Massachusetts Beverage Business


Article By: Harvey Finkel

Nowhere else in Boston was suitable to meet head winemaker Georgetta Dane for a luncheon-tasting of her Big House Wines than the Liberty Hotel, a brilliant recasting of the notorious and historic Charles Street Jail which contains a bar called Alibi and an eatery known as Clink. I can attest at the outset that tasting the wines in durance vile was no hardship.

Big House, a division of gigantic The Wine Group, purchased the brand and grape sources from Randall Grahm of Bonny Doon Vineyard in Santa Cruz in 2OO6. Grahm had named the brand after the large California state prison at Soledad near the vineyards that supplied the grapes for this line of his wines. The winery at Soledad produces an average of about 2OO,OOO cases annually of Big House wines, plus some others for The Wine Group. The grapes are nearly all grown in California’s Central Coast, with small contributions from Livermore and the Central Valley.
Dane and her husband, a winemaker elsewhere employed, were educated in their native Romania (they met at university), then won a lottery for a US visa. After teaching food science at a high school, Dane realized she liked vines better than students. She worked for Kendall-Jackson, then Golden State Vintners. When the latter was acquired by The Wine Group, she was set on her current path. She favors Mediterranean grape varieties, and loves to blend for aromatic complexity, particularly by nose – sort of a vinous perfumer. Wines that don’t fit are sent down to be used in jug or boxed wines, such as the Group’s Franzia line. She uses cool fermentation for the reds, to keep them juicy and soft. Oak is employed with much restraint. Sensibly, closures are screw caps.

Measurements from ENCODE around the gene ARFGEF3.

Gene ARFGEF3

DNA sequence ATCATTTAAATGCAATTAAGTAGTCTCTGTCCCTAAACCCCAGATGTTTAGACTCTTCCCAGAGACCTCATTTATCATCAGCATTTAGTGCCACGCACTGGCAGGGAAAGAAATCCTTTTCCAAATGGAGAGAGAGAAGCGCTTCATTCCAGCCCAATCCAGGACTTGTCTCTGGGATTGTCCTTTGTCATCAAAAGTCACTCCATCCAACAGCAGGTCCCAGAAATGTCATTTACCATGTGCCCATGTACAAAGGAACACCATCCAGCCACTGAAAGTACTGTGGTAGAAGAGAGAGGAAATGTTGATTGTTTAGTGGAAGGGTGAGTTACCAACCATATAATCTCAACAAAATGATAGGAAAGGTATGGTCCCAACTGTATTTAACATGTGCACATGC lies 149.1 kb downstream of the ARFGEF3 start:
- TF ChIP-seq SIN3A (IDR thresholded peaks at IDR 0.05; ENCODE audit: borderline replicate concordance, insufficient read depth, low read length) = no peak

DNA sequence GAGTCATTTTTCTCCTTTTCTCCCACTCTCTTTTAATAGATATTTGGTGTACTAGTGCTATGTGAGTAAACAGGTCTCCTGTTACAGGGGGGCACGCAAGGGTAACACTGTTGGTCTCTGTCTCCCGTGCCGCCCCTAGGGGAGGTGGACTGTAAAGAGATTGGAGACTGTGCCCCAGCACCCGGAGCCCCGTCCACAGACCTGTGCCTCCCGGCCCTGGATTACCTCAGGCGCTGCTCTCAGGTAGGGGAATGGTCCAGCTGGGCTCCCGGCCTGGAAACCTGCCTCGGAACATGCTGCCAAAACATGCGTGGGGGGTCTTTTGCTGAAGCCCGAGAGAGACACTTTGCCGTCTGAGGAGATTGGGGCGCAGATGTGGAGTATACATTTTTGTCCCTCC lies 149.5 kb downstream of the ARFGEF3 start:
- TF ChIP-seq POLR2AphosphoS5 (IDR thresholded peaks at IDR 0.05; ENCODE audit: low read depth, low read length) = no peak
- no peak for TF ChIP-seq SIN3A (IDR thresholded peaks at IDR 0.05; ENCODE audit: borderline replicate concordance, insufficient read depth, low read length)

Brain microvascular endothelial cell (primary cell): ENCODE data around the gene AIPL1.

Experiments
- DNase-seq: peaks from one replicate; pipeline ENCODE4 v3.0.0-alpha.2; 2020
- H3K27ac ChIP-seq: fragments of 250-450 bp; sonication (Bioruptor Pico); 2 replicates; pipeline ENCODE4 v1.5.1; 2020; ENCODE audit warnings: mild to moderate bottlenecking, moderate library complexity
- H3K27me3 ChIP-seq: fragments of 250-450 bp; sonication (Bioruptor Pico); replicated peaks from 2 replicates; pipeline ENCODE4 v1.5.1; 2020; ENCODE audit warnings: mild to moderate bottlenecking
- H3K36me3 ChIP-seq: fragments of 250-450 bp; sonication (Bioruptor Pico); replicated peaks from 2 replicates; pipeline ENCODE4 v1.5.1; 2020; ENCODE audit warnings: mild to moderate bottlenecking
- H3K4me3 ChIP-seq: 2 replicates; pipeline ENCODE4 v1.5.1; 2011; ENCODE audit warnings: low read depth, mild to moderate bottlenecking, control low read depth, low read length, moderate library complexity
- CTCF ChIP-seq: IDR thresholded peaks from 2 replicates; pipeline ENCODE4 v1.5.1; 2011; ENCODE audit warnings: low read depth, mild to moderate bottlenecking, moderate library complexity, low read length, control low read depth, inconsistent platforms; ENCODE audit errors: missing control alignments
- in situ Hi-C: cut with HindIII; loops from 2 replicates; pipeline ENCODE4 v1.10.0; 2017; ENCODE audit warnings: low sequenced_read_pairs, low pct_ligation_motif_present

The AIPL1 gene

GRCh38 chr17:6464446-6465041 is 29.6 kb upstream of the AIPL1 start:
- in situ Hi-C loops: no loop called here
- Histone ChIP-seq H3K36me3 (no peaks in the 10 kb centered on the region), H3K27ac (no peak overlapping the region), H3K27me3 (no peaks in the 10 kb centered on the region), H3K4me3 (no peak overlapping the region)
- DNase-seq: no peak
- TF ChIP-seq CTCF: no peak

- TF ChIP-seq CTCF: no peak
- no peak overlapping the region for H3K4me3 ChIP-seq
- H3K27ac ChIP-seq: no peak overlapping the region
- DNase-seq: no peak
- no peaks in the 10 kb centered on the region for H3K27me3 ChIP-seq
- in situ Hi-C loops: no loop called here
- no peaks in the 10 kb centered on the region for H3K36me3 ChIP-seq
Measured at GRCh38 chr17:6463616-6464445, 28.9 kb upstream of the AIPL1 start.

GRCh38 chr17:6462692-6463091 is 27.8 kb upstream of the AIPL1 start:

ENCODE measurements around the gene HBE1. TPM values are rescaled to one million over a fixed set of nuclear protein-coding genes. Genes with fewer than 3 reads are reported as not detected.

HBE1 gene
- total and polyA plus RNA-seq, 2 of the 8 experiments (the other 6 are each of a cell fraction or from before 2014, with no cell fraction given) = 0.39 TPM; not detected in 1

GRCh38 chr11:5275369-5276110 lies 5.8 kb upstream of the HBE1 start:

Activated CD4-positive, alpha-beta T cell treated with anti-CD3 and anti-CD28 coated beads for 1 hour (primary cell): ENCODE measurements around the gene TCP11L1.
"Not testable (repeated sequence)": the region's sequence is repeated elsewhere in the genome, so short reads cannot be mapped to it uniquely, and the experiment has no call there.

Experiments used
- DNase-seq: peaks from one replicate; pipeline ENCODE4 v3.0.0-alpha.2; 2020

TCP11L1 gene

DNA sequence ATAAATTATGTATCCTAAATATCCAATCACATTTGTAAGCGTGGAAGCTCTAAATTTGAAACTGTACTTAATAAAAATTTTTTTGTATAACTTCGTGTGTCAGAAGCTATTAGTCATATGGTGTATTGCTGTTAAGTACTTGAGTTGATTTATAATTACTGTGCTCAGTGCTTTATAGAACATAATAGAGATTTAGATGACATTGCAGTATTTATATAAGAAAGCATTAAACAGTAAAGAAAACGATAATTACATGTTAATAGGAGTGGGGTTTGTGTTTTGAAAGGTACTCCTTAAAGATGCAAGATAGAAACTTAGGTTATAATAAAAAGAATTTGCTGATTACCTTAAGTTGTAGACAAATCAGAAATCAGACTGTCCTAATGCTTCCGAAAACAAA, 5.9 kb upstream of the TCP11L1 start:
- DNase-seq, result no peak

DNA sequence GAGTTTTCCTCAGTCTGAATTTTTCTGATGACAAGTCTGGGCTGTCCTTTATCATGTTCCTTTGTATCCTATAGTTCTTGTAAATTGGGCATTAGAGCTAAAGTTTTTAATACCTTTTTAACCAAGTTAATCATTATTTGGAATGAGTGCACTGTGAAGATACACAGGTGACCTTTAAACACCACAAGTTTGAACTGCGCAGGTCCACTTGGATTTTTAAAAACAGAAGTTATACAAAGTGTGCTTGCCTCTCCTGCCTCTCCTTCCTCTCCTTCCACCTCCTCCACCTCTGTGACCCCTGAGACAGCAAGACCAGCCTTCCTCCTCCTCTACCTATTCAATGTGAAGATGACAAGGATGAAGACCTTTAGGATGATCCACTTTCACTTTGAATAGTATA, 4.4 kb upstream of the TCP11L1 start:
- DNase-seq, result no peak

Seven wines share the Big House brand, whose labels and website are amusing (the website could be more informative). Big House White and Big House Pink retail for about $9, Big House Red for $10. The wines a company wag calls “the upper cellblock tiers” each costs $12: The Birdman, The Lineup, The Slammer, and The Prodigal Son. All the wines are ready to drink and are decent values. They don’t pretend more.

A blend of seven varieties. I detect notes of Sauvignon Blanc and hints of Muscat. Much of the fruit is likely supplied by Chenin Blanc, some of the body by Marsanne. The mix of this and other blends vary from year to year to maintain aromatics. Dry, light, balanced, not intense. Decent finish. Pleasant to drink. I compared a 2OO2 vintage of Big House White made under the Grahm aegis, which I serendipitously stumbled over. It is less light and dry, has more body. I thought it marked by Riesling and Viognier, among others. It is still fresh.

Monterey Pinot Grigio with 22 percent Sauvignon Blanc. Very lively and long. Citrus notes. Very nice.

Made by saignèe and cool fermentation after a full day of skin contact. Blend of 15 varieties. Although fruity, dry, with acidbalance, some complexity, tart fresh finish and none of the dread candy-Jello features – all characteristics that save rosès.

A very Mediterranean red blend of Grenache (5O percent), Syrah (3O) and Mourvëdre (2O). Juicy, with berries, including blueberry, and some spice. Good fruit, moderate body, good finish. Delicious drinking.

Central Coast Syrah with 15 percent Petite Sirah. Deep dark fruit to nose. Lots of acid, which carries into the finish. I’m ambivalent.

THE PRODIGAL SON 2OO5 Paso Robles Petite Sirah. Nose of dark fruit. Juicy and intense. Modest tannin. Good fruity finish. Toothsome.

A blend of many varieties. Ripe with Mediterranean character.
I think I sense the Mourvëdre.

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